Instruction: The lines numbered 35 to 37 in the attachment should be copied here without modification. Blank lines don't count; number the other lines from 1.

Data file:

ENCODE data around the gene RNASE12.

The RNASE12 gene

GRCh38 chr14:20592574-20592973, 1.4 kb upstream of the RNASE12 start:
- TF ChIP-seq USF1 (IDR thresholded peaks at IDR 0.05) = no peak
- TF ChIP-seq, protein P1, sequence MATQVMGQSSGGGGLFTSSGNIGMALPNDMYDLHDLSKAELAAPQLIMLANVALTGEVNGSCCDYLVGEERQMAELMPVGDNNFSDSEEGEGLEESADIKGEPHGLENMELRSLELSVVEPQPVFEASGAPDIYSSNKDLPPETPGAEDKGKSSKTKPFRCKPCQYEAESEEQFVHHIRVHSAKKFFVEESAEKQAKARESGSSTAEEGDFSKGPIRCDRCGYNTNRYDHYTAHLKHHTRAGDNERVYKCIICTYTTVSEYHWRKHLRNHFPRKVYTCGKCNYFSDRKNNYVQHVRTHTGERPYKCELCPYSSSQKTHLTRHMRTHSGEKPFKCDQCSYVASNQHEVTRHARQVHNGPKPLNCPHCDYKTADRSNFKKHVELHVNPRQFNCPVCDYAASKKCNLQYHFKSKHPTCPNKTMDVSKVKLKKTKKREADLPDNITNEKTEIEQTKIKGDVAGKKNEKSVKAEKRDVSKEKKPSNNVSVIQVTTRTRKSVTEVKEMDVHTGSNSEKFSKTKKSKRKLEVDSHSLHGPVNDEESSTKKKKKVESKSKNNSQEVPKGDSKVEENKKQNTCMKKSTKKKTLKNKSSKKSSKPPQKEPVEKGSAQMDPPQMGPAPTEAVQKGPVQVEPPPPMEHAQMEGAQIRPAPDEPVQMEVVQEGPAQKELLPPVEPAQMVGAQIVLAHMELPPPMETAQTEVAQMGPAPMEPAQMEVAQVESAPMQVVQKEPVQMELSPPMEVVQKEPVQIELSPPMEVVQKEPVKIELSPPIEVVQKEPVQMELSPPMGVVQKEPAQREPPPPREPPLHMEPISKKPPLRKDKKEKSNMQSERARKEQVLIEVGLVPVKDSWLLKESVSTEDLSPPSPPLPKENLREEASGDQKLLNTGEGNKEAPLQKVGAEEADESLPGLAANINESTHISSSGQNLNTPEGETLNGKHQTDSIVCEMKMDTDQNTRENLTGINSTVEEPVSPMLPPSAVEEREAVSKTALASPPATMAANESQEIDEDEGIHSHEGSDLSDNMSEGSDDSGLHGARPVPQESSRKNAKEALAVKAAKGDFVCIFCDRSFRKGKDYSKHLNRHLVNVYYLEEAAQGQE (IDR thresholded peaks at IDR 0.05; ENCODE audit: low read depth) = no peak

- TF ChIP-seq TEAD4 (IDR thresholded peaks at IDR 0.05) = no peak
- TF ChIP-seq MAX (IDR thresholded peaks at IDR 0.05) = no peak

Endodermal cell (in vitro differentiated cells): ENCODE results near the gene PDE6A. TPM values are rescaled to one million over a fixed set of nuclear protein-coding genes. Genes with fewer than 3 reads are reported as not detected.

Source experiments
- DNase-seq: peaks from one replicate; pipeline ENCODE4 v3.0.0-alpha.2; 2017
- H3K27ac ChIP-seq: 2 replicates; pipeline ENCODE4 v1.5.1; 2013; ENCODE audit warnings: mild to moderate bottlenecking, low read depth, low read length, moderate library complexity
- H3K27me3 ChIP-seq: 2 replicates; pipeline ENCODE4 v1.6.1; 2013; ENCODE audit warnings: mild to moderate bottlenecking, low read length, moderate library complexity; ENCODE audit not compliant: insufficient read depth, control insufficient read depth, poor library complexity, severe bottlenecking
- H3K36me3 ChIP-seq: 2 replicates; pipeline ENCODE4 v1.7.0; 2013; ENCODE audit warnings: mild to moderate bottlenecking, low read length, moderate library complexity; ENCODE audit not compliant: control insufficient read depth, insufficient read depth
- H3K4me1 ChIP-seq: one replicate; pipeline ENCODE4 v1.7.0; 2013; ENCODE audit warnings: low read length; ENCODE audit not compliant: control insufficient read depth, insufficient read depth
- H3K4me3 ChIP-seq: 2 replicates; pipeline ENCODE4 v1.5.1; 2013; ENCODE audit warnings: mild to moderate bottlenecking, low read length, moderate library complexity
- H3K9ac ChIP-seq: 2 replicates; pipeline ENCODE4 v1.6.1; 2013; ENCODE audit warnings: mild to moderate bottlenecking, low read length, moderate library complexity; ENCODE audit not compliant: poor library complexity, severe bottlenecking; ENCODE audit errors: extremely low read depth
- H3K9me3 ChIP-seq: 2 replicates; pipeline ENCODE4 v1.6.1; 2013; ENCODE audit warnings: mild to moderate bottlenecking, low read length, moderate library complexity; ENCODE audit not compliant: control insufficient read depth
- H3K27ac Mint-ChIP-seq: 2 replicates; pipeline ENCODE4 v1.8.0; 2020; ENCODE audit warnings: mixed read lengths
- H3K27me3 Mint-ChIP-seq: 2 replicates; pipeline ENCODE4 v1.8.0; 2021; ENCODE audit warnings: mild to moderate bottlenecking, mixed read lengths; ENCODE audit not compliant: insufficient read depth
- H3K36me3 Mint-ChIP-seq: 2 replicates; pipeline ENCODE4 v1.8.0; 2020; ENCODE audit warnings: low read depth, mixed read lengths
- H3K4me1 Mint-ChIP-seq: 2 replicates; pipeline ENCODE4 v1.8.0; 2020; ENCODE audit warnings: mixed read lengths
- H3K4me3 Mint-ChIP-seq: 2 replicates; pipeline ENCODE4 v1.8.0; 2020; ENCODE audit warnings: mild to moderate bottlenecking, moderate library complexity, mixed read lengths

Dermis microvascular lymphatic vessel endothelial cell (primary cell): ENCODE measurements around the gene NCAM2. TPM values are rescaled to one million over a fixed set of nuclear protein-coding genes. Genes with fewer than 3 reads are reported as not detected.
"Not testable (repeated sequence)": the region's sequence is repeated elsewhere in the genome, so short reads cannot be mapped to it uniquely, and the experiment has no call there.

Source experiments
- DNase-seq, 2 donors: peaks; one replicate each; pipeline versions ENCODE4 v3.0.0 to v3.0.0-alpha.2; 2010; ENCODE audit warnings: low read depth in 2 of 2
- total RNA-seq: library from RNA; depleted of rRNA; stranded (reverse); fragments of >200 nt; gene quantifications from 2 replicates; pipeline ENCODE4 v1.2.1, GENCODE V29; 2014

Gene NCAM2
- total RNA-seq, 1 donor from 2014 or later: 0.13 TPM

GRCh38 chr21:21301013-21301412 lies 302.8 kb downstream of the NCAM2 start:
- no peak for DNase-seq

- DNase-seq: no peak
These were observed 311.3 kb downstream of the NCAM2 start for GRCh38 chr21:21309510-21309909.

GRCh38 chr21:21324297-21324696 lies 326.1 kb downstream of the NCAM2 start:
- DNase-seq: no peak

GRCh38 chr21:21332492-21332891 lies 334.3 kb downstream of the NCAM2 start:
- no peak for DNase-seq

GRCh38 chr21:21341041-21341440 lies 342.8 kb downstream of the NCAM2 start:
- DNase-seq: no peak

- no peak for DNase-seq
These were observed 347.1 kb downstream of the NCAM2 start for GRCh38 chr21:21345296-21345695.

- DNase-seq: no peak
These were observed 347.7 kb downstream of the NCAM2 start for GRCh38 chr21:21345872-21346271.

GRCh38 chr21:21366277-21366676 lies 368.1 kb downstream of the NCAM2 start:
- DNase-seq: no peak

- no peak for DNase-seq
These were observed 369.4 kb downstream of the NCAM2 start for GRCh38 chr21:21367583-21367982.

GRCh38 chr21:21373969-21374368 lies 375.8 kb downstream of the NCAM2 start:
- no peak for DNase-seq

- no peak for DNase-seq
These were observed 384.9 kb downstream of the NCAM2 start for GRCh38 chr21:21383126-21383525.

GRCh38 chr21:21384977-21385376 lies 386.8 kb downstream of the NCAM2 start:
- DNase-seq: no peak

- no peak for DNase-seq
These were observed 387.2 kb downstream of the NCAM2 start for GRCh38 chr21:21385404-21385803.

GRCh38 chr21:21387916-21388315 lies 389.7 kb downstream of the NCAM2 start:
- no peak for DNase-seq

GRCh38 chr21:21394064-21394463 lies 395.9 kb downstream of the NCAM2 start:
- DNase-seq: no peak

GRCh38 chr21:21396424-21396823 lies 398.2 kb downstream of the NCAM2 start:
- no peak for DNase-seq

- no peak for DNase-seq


- DNase-seq: no peak

GRCh38 chr21:21332492-21332891 lies 334.3 kb downstream of the NCAM2 start:
- no peak for DNase-seq